E-mail breach exposes SEC employees data

Personal information on about 4,000 Securities and Exchange Commission employees was exposed, albeit briefly, in an unencrypted e-mail sent May 4 by a contractor, the Los Angeles Times reports.

The e-mail, sent by a contractor at the Interior Department’s National Business Center, included the Social Security numbers and other payroll information for the employees, but was exposed for only about 60 seconds, an Interior spokesman told the Times.

NBC provides agencies with large-scale computing services to manage payrolls, finances and human resources.

The Interior spokesman said the contractor forgot to encrypt the e-mail and then a backup software program intended to detect unencrypted messages also failed, the Times reported. The data was exposed only for the time from the e-mail was sent to when it was received, which he estimated to be about 60 seconds, and the spokesman said there was no indication it was intercepted.

"It was only a 60-second window of vulnerability,” he told the Times, “but 60 seconds is too long."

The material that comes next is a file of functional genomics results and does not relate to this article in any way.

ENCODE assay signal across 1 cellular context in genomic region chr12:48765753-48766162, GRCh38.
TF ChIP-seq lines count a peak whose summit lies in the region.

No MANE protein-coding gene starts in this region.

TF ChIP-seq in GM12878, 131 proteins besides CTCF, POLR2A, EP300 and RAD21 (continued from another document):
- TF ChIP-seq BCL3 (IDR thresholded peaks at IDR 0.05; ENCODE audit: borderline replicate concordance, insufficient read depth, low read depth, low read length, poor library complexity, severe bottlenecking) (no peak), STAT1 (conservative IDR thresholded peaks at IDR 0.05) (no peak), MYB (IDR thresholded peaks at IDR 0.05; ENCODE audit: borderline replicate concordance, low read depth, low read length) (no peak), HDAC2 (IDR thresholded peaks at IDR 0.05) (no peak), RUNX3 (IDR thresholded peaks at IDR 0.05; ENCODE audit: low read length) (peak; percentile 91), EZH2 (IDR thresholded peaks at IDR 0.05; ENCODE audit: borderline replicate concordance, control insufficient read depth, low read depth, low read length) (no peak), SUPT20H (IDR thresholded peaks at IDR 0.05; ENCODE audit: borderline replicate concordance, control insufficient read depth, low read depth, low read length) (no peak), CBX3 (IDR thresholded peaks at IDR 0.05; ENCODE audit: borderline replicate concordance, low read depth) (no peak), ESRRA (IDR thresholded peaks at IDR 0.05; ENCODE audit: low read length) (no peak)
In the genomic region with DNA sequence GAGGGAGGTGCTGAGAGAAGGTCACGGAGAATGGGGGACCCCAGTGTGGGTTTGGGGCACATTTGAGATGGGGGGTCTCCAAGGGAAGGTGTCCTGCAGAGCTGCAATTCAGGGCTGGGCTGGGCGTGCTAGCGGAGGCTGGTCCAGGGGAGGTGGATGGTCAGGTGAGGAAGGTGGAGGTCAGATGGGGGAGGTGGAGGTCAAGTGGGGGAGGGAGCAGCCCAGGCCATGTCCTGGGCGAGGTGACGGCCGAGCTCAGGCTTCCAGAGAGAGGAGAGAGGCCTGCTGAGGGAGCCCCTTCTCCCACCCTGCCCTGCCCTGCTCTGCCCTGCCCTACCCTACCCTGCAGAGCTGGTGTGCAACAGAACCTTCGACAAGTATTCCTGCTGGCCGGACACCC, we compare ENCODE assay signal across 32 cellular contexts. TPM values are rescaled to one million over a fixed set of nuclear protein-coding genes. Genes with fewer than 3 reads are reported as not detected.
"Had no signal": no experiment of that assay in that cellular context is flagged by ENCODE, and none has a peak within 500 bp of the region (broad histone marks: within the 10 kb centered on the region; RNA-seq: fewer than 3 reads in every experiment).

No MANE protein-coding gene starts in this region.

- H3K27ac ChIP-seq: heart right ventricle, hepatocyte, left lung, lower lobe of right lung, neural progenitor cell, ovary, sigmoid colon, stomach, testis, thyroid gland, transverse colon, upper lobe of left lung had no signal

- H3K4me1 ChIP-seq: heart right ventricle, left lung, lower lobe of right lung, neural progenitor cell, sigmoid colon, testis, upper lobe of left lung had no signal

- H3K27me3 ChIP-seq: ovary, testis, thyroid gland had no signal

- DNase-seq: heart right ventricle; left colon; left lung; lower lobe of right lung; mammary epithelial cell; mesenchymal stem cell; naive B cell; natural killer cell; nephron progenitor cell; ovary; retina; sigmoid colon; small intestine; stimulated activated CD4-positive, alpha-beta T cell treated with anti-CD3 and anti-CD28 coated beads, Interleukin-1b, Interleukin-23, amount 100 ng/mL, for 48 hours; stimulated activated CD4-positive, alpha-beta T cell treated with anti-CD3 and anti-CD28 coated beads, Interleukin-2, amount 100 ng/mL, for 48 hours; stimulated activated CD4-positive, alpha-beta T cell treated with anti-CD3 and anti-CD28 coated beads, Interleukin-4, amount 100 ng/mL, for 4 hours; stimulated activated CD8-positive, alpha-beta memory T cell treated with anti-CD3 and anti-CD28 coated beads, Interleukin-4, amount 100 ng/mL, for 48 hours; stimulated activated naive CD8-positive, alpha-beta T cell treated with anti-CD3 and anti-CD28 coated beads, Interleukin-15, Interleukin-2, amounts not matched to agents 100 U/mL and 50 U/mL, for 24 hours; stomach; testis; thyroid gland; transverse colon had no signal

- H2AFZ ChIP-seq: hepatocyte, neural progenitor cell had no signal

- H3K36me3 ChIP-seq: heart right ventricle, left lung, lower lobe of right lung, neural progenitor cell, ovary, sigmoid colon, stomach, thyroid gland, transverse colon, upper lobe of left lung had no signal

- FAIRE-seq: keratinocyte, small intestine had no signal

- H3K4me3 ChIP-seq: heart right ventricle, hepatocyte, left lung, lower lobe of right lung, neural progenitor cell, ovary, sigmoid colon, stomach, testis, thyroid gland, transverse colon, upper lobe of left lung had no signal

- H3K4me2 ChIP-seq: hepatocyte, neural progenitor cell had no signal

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Reader Comments

Sun, May 22, 2011 SendInc Dallas

The email protocol, while capable of supporting encryption, doesn’t have any reliable way to guarantee or enforce end-to-end encryption. Even services like Gmail that support encryption between your computer and their service can’t guarantee your message will be transmitted securely between their mail server and your recipient’s mail server. This is because if the recipient’s mail server doesn’t support encryption (which it often doesn’t) Gmail is forced to fallback to transmitting your message in plain text. The same goes for essentially all personal and corporate mail environments.

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